13. Aug 26, 2004 #13 of 137
    jrb531

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    I keep hearing about how we save by "volume" pricing. Why?

    Do the stations share equipment? Do they share the techs that run the stations? Do they share anything aside from the same owner?

    Would some stations go belly up if they were forced to stand on their own? Yes and what's wrong with that? If the public does not like a product it goes the way of ther do-do.

    Can anyone explain why costs would go up aside from maybe some added costs for managing the separate subscriptions?

    Packages help the big companies who own the stations and nothing more. This is why they are fighting this so bad.

    If I pay $50 a month for $50 channels ($1 each) and ala-cart allows me to pick what I want for $3 each channel (triple the costs) and I only watch 10 channels I still save $20 a month to dump the crap I don't want.

    Years ago with analog their was a technical reason for packages but with the advent of digital systems there is no reason in the world to "force" people to pay for "any" channels they do not want aside from the "business as usual" and "fear of change" along with the current system being good for big business and NOT the consumer.

    If ala-cart was good for these huge companies that we would have had it years ago.

    Why should ANYONE be "forced" to pay $5 a month (average costs for any package with ESPN) for ESPN if they do not watch sports? That's $60 a year wasted.

    I guess I'm just sick and tired of the lame excuses. Sure if these companies are forced to offer ala-cart and are allowed to charge whatever they want costs can go up but we're not that stupid. Make them offer ala-cart "and" justify what they charge and this will work.

    The vast vast vast majority of the country wants ala-cart if it results in real choice and fair costs no matter that the boogie men and company plants here want to say about it. Maybe those against this are afraid that if this goes through then they might lose their fishing channel type channels that prob would not have enough subscribers to sustain it if the rest of us were not forced to pay for it.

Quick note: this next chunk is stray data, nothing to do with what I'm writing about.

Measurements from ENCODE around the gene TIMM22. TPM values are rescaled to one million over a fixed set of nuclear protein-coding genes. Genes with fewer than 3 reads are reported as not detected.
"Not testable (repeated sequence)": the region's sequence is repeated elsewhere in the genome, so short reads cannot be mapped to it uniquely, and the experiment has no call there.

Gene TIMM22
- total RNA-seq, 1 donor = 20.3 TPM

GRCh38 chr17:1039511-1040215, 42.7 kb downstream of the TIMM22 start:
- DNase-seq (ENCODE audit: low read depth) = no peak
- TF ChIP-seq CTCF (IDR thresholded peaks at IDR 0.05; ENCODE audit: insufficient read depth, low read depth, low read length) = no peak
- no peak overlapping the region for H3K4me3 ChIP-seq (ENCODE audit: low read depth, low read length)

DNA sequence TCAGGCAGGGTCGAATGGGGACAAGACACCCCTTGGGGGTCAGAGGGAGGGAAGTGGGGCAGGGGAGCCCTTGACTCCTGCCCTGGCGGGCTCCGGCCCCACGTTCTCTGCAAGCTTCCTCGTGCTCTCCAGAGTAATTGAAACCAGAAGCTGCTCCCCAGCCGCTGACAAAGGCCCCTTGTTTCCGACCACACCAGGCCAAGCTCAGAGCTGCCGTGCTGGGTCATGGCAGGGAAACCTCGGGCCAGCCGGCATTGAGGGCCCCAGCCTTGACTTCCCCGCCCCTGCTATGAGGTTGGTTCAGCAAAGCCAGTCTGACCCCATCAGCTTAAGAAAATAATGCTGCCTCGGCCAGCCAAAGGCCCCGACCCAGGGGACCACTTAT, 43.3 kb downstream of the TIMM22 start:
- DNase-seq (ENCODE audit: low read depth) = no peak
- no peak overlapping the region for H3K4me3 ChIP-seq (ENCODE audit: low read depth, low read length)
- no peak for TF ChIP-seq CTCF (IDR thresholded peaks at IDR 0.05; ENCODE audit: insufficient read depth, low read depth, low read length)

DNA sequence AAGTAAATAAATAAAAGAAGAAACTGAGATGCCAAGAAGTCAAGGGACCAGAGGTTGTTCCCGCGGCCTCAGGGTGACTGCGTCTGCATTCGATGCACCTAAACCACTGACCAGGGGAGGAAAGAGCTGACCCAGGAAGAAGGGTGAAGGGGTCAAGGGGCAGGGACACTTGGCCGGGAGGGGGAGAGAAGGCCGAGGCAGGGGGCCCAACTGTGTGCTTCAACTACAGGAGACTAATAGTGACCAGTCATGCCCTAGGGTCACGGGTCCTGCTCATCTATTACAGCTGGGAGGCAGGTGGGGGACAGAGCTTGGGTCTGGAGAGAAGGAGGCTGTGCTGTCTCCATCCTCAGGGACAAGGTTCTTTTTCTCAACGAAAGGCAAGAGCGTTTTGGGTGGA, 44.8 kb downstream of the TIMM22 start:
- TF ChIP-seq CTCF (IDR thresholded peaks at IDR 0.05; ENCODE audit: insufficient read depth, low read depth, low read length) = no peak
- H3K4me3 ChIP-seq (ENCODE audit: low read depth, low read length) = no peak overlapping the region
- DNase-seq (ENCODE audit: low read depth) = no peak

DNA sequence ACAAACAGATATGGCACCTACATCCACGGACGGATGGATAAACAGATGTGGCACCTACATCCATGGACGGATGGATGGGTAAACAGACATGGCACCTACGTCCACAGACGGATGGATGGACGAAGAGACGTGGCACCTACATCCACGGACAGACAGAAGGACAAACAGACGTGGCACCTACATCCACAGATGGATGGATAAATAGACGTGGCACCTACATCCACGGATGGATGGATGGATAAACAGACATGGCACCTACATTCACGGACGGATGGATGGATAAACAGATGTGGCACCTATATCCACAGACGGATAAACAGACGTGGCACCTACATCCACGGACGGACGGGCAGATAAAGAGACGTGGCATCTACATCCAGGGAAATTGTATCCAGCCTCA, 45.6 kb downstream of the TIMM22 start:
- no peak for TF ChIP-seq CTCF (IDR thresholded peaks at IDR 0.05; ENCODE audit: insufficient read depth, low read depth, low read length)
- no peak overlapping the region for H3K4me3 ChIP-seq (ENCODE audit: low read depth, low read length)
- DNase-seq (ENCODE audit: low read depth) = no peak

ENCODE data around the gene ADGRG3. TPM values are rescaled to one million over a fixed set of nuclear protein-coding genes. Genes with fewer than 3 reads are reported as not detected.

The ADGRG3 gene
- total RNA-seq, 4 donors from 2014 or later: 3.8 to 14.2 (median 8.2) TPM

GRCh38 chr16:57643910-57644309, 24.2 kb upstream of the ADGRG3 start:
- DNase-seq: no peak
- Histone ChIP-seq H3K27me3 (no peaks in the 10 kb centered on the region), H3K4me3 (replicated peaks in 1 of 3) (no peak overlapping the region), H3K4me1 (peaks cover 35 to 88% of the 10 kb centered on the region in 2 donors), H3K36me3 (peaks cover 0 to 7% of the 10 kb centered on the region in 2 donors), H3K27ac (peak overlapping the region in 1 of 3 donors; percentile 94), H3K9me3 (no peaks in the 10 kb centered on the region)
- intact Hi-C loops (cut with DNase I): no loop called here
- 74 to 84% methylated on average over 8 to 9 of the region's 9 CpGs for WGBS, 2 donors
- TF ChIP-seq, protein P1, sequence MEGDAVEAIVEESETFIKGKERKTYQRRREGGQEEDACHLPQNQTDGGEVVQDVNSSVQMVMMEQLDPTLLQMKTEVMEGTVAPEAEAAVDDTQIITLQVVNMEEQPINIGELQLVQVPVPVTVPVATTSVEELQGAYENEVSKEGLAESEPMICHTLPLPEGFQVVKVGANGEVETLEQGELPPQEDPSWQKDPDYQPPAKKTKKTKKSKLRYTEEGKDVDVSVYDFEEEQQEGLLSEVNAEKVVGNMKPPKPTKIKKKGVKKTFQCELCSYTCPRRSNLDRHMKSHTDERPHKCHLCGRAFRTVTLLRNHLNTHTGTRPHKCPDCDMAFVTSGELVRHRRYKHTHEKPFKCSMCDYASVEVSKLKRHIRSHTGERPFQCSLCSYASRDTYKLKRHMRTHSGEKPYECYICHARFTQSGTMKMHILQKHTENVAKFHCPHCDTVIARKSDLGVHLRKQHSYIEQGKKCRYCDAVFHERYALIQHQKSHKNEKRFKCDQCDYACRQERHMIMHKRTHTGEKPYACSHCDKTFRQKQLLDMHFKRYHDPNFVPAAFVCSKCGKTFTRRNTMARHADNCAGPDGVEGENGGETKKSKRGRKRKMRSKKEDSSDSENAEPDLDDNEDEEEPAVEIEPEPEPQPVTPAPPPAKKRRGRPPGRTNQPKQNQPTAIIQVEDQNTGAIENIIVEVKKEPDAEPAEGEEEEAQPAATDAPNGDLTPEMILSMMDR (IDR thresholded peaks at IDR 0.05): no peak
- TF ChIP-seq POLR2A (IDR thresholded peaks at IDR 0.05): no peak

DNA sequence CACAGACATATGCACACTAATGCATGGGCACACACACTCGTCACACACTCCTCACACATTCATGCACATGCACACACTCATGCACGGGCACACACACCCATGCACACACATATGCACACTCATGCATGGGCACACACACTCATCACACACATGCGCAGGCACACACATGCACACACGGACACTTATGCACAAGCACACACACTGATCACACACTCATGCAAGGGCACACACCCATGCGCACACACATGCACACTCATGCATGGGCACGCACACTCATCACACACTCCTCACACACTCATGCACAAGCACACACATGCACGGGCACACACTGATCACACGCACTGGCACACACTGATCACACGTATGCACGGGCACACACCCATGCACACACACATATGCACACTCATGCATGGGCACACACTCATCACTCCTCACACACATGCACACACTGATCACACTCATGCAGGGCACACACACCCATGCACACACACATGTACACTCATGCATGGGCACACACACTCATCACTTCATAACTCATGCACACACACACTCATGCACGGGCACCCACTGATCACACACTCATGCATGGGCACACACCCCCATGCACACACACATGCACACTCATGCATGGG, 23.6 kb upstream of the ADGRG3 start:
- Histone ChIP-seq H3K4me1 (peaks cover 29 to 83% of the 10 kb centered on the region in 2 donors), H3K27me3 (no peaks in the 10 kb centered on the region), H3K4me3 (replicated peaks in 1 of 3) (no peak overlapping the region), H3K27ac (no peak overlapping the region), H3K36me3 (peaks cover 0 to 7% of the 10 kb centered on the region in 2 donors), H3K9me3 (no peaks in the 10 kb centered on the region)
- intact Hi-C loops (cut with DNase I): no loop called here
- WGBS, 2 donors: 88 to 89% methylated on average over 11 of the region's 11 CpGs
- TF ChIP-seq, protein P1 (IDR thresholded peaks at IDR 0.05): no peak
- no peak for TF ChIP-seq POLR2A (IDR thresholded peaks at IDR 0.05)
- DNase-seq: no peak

Maybe the HBO's who offer 10 channels with identical programming would be forced to lower costs if we could subscribe to only one HBO instead of the entire package. With the advent of PVR's there is little reason these days to have 10 channels with staggered programming when we can just record what we want when it is on that one channel.

    This is win win win for the consumer which is why the big companies are going to fight tooth and nail against this.

    This is all about $$$!
     
  14. Aug 26, 2004 #14 of 137
    Nick

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    In the industry, "stations" refers to broadcasters. When referring to non-broadcast programmers, you can say "channels" or "content providers".

    :confused: How do you know this? Can you provide a credible source for this information, or is it just your opinion and you assume that the "vast vast vast" majority of the country thinks just like you? Frankly, I don't think the majority of the country gives a rip. I doubt ala carte is being discussed around the water cooler or at PTA meetings.

    Of course it is. Isn't everything? I don't know what you do for a living, but would you do it for free, or even half of what you earn now? Complaining about it being about the money is really pointless unless you are an anti-capitalist, and futile regardless. :shrug: